A Peek Inside: 20 Recent Views of Little Tokyo | KCET
A Peek Inside: 20 Recent Views of Little Tokyo
As you may have heard, we have been spending the past few weeks exploring the neighborhood of Little Tokyo for the latest installment of our Departures project. We are starting to uncover the many layers of this fascinating community, from the last remaining fish cake factory in the neighborhood to a new wave of filmmakers housed inside a historic church.
What we've discovered is that Little Tokyo is sort of a small town in itself -- everyone knows each other, and many depend on each other for services and support. We've been fortunate enough to be able to work with many community members and leaders; here's a look at some of what we've uncovered:
Traditional livestock breeds were raised before industrial agriculture became a mainstream practice. Today, their endangerment could ultimately mean the loss of a resilient ecosystem that is deeply rooted in the conditions of the land.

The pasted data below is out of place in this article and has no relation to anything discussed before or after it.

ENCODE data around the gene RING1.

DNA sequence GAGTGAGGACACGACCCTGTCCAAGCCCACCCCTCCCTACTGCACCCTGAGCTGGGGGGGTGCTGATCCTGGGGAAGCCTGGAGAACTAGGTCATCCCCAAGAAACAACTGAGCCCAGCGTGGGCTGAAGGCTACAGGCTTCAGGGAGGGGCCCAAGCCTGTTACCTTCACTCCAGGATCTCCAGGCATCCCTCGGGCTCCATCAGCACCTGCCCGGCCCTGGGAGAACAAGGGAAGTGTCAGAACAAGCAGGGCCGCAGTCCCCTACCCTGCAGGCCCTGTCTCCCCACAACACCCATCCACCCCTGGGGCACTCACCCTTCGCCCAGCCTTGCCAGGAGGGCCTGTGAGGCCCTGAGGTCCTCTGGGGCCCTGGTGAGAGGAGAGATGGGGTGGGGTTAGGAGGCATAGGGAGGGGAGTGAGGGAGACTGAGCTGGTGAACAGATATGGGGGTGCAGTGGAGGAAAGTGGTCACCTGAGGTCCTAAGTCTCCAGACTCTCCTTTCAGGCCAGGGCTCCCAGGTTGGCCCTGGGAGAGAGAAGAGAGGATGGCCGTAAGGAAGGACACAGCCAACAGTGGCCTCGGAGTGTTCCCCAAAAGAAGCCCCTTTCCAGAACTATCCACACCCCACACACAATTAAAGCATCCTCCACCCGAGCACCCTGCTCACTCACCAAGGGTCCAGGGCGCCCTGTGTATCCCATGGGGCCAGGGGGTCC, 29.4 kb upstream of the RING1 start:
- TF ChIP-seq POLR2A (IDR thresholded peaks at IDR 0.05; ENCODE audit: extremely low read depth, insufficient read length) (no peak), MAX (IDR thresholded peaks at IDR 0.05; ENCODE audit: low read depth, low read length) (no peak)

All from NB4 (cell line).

There’s a growing entrepreneurial drive that’s galvanizing restaurateurs to open up shop in L.A. neighborhoods at risk or in the midst of gentrification. If they do it right, however, owners can help lessen the negative effects that come with that change.
The first Sambo’s Pancake House opened on June 17, 1957 in downtown Santa Barbara. However, no matter how hard they worked to foster a welcoming atmosphere, there was a large portion of the population who would never feel “at home” at the restaurant.